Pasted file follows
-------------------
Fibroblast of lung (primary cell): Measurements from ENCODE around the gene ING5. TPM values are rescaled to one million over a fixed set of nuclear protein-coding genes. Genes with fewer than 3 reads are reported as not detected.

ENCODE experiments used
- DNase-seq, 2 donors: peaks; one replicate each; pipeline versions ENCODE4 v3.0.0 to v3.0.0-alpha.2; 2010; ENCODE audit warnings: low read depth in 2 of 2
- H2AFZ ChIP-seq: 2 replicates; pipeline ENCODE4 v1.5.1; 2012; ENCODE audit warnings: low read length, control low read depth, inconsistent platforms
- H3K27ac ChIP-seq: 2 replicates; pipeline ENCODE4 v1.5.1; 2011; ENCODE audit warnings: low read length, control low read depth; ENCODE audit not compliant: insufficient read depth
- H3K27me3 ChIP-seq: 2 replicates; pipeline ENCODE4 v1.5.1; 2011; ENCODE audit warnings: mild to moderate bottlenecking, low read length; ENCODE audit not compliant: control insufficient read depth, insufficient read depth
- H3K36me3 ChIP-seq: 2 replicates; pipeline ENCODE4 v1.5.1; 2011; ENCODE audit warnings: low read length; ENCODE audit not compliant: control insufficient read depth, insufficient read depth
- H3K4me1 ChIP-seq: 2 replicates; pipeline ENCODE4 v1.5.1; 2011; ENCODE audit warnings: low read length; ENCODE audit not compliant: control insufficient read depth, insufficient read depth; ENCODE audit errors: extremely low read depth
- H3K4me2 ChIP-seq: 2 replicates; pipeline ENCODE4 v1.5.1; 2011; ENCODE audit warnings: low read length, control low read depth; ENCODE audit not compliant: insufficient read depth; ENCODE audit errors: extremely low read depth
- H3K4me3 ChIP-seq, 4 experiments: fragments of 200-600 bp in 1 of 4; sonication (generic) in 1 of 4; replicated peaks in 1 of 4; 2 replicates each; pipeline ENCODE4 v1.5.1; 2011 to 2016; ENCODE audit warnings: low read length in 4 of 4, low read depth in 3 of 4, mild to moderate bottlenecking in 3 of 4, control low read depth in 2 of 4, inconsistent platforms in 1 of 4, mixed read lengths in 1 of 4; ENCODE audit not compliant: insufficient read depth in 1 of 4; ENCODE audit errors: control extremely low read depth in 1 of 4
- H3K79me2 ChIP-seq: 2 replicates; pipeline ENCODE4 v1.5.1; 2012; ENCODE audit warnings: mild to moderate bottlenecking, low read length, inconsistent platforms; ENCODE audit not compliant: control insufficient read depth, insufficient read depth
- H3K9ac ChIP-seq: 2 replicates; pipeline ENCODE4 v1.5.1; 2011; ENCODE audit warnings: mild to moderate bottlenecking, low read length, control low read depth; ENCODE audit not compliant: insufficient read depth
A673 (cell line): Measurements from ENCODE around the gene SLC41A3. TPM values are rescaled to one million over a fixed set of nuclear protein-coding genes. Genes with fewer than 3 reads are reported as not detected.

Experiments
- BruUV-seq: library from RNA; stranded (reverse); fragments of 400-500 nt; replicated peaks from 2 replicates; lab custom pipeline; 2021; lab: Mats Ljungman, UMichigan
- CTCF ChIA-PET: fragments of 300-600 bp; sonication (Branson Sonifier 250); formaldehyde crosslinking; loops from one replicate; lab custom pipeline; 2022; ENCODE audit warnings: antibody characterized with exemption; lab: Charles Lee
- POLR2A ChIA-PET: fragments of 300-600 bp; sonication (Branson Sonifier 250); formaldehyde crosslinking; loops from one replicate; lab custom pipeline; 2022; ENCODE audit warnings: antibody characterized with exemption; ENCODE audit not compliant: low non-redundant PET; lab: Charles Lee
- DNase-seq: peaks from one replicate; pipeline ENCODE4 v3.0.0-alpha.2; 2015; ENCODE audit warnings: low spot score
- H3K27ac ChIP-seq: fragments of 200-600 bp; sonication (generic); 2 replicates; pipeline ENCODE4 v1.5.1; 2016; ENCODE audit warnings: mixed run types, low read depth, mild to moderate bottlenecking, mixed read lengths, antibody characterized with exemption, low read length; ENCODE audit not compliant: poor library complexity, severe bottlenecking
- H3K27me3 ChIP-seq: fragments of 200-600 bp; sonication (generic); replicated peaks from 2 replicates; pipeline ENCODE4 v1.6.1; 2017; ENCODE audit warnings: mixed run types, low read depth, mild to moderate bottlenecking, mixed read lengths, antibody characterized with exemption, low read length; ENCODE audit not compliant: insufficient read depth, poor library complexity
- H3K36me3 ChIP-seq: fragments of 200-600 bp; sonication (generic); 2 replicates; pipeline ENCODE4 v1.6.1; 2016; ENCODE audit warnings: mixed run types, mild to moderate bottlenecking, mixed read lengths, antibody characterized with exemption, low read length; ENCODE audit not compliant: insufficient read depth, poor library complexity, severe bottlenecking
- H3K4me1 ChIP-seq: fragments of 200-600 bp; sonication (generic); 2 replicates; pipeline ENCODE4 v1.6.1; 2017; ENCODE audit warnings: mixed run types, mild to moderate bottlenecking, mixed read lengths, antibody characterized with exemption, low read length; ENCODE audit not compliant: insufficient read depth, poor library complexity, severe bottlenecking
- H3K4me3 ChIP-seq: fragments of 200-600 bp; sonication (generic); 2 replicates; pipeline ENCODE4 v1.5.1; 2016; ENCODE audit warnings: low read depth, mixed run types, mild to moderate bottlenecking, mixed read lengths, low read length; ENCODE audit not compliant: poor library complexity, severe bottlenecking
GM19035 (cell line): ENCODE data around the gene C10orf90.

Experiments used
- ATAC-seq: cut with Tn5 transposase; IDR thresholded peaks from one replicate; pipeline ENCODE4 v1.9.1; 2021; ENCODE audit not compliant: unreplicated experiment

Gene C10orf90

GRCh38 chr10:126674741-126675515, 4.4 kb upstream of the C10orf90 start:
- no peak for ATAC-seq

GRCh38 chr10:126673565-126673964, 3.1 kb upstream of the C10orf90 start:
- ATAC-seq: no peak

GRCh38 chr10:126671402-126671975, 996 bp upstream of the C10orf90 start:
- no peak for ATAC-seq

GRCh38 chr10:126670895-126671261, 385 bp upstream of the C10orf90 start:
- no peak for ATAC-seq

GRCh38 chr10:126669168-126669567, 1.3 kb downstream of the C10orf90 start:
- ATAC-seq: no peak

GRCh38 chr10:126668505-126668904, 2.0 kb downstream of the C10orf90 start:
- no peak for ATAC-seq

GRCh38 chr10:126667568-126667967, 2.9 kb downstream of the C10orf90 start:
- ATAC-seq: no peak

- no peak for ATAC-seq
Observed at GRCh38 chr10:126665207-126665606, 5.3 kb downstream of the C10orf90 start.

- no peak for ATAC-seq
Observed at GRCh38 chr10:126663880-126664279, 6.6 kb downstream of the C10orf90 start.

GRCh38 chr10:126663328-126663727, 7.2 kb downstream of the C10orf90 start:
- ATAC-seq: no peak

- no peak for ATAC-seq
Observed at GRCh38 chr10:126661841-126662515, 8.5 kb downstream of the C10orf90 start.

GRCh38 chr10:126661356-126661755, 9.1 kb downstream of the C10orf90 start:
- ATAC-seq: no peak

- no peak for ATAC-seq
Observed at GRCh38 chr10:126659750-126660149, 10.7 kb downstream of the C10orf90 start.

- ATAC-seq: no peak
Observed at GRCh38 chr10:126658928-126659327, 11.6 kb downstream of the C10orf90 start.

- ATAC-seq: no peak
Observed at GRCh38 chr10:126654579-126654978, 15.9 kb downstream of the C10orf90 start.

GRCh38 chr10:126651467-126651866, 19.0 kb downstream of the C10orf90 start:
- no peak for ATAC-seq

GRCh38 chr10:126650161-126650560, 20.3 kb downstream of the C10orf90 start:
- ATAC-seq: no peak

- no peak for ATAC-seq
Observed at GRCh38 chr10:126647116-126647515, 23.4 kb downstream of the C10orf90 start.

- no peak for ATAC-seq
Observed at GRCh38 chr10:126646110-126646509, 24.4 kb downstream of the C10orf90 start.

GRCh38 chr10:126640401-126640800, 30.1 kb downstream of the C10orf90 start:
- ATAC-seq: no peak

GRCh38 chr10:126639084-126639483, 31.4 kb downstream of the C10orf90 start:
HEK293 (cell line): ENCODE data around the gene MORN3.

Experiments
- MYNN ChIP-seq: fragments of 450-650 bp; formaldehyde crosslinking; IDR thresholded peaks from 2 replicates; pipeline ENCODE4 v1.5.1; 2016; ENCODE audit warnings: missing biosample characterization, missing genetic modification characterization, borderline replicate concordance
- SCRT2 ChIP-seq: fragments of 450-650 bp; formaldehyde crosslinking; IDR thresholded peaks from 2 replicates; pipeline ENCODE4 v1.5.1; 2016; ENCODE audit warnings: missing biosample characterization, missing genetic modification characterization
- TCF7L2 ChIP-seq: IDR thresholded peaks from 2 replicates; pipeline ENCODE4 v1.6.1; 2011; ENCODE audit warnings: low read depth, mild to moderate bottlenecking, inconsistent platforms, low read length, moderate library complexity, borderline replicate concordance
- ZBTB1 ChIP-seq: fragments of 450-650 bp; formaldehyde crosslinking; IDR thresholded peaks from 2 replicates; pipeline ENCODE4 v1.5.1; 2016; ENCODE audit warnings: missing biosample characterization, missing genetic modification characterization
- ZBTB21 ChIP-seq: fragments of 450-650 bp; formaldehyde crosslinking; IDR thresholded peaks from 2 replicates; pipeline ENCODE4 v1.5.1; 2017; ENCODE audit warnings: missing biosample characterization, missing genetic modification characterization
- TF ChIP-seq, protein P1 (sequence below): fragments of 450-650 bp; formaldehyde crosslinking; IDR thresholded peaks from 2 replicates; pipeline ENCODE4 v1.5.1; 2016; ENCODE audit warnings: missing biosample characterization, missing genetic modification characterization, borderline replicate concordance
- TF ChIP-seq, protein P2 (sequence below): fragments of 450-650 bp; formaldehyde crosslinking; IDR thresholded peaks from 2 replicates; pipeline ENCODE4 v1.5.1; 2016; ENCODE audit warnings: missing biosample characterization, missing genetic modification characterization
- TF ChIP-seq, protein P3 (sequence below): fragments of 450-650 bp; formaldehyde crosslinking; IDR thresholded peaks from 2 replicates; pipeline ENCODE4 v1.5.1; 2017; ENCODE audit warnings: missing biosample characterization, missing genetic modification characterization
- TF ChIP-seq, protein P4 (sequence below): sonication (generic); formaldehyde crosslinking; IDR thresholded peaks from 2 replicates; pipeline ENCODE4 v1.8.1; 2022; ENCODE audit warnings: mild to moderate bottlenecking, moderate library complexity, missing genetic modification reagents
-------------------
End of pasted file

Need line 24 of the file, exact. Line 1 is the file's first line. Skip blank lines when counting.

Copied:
GM19035 (cell line): ENCODE data around the gene C10orf90.